The first basic question we confronted was about objectives. What goals, what aspirations--national, regional and individual--should national passenger transportation policy serve in this country?
After much deliberation we arrived at three possible main objectives one could seek to achieve in the passenger transportation system.1. Equity.
The first possible objective is equity, or, as some call it, "fairness."
Let's define that term. In this context equity can mean providing reasonably similar benefits to individuals in reasonably similar circumstances. It can also mean making the system accessible to people who are in some way disadvantaged, either by living in a remote area or by being disabled.2. Efficiency.
A second possible objective is efficiency. That may sound self-evident. Efficiency, when you are talking about an engine, is the ratio of useful work to the energy it expends. But in passenger transportation it means getting the most value for each dollar spent. And, in computing "value" you could include for instance, not only revenue gained but also consumer satisfaction values such as comfort and safety. Under "costs" you could include not just capital and operating expenditures but also items such as the costs of environmental pollution and the costs associated with traffic accidents.3. Nation-building.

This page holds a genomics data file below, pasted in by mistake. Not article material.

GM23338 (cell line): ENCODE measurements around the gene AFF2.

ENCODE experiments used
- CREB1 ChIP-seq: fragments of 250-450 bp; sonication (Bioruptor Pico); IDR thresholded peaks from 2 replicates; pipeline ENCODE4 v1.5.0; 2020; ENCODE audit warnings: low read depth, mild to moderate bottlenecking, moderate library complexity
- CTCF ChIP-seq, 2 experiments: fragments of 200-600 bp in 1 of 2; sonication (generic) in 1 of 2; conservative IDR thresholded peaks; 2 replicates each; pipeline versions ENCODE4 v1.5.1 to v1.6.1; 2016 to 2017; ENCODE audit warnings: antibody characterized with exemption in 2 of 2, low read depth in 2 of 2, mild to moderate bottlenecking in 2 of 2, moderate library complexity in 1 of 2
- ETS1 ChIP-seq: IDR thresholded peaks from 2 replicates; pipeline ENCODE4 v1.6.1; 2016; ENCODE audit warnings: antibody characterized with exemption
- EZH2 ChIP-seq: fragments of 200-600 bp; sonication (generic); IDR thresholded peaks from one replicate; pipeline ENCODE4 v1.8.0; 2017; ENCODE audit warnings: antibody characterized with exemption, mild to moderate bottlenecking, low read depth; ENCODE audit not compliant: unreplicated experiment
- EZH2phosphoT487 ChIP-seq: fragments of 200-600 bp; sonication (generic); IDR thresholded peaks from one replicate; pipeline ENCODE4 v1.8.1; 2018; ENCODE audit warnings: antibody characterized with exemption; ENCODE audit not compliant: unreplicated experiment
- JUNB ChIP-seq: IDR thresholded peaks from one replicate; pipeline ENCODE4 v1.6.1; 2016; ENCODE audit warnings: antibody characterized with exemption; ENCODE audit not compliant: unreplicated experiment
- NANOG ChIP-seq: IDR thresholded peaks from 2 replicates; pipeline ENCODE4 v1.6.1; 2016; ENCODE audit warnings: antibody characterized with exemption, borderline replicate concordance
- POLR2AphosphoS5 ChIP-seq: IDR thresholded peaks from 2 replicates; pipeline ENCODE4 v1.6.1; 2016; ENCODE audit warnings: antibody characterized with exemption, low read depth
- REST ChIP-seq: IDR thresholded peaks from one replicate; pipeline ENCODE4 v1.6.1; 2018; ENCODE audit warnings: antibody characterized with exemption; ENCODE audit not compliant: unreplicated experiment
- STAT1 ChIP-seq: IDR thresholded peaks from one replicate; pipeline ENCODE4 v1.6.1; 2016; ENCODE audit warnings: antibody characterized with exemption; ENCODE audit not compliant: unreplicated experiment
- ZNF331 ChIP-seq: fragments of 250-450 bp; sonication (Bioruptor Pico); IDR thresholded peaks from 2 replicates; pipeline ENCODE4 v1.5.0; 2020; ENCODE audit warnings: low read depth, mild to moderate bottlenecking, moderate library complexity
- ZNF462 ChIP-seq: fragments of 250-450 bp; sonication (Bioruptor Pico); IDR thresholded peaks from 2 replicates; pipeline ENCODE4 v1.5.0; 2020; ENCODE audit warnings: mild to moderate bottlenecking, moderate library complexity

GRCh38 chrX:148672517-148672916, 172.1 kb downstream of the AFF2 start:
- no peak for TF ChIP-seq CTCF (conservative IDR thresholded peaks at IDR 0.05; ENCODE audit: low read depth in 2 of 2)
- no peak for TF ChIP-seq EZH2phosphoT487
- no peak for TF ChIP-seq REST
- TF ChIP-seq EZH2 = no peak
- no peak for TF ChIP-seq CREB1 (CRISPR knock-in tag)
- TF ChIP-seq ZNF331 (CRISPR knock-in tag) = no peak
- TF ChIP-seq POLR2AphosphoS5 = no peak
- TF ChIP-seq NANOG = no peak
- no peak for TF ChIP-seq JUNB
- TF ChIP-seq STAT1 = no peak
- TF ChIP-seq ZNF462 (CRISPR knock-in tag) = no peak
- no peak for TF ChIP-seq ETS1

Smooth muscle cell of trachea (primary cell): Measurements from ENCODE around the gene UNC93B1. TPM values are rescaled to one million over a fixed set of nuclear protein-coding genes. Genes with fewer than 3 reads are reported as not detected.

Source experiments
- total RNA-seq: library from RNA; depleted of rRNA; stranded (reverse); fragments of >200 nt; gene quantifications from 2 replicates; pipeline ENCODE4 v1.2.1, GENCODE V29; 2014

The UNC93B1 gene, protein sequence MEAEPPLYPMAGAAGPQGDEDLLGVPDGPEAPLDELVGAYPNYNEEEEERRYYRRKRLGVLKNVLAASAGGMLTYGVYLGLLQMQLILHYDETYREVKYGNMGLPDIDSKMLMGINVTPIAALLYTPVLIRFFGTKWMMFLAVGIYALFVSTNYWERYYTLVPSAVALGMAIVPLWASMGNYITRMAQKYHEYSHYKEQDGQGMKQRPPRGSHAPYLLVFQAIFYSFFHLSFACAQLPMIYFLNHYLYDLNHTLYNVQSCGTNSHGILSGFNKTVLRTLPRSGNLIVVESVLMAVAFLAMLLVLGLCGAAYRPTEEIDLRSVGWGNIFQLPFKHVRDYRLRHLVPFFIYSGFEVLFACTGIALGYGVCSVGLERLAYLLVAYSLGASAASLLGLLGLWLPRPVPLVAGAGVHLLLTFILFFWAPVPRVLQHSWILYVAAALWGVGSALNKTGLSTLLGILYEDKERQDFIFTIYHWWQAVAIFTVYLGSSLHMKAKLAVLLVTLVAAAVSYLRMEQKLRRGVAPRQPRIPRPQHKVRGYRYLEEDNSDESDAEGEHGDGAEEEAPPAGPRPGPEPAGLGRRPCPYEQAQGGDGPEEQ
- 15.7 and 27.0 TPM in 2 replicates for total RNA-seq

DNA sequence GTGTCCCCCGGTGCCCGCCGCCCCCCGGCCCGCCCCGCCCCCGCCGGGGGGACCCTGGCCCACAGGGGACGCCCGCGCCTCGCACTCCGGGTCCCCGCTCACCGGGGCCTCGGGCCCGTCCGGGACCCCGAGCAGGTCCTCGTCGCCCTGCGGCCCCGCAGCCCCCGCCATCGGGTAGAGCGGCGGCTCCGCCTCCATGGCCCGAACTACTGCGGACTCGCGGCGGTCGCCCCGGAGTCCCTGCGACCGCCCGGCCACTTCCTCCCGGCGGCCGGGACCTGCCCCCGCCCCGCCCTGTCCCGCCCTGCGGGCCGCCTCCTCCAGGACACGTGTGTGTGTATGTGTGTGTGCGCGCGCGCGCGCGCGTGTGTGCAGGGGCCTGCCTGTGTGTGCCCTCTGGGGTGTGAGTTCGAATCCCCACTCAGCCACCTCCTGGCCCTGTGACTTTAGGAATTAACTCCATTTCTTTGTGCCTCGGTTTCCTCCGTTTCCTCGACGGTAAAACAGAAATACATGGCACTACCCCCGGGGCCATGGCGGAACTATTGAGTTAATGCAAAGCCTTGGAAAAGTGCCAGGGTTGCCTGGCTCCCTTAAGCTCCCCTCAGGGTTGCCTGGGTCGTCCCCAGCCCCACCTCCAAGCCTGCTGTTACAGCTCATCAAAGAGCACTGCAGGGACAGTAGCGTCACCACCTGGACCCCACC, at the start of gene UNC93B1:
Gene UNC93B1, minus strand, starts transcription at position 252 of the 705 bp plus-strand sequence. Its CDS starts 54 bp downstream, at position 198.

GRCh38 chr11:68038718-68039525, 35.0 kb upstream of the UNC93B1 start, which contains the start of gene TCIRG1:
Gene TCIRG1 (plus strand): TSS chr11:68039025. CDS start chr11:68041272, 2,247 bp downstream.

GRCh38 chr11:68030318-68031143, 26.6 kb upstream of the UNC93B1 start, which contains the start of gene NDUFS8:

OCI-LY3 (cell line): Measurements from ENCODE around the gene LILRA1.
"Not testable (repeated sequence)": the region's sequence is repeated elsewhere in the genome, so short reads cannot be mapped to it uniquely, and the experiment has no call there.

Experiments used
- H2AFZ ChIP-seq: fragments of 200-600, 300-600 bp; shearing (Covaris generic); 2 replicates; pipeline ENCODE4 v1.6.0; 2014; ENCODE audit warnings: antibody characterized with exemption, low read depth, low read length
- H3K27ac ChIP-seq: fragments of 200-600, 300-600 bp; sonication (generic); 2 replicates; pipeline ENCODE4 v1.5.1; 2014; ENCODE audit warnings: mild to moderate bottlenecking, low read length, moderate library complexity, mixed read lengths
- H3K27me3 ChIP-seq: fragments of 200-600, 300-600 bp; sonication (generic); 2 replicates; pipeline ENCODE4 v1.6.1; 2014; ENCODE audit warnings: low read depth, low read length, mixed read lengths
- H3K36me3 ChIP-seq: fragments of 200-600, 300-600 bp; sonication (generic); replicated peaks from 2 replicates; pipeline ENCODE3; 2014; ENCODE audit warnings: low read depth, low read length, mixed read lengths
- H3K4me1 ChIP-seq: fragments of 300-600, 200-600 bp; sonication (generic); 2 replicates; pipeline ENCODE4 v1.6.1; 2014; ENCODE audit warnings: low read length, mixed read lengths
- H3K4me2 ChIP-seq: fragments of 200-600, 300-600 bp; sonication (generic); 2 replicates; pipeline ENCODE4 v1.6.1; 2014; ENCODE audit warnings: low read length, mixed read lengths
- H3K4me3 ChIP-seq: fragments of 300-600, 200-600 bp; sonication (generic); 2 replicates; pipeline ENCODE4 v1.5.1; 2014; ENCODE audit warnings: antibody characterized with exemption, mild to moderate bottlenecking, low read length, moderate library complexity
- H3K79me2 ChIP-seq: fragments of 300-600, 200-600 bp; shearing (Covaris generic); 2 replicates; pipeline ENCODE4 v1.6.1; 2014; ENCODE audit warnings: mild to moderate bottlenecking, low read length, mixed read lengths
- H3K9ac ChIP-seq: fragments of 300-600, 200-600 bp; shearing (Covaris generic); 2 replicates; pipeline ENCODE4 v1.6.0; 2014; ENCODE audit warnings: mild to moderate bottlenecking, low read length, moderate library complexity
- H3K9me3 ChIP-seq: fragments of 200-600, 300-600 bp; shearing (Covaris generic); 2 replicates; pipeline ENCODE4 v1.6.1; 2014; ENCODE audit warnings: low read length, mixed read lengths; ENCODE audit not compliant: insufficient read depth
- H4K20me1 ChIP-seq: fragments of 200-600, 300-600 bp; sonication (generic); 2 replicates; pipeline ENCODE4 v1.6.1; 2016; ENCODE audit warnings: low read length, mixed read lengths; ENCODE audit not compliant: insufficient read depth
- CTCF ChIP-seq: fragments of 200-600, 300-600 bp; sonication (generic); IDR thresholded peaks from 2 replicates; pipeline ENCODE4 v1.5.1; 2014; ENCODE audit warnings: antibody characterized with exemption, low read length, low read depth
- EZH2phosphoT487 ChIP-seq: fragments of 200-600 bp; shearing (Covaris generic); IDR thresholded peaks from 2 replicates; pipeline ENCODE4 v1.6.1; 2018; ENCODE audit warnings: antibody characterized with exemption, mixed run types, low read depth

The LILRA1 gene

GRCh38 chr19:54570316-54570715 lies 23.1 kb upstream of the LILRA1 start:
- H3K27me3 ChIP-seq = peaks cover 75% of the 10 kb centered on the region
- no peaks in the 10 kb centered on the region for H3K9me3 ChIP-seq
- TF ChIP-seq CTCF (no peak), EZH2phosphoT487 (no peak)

The third possible objective is nation-building--the contribution of the passenger transportation system to the basic task of holding the country together and keeping it competitive in international markets.
We must remember that, historically, governments believed that passenger transportation provided vital links in building the country and in tying us together.
In developing a passenger transportation policy framework to meet our future needs, we will undoubtedly have to make tradeoffs among these three objectives and possibly many others. No policy framework can be known and understood, or make sense, if it tries to do too many things.
In thinking about this passenger transportation policy framework and reflecting on how it got the way it is today, it seems to me that there are four key features which will determine how well or how poorly we meet our objectives. They are these:
• The respective roles of the public sector, on the one hand, and of the private sector, on the other;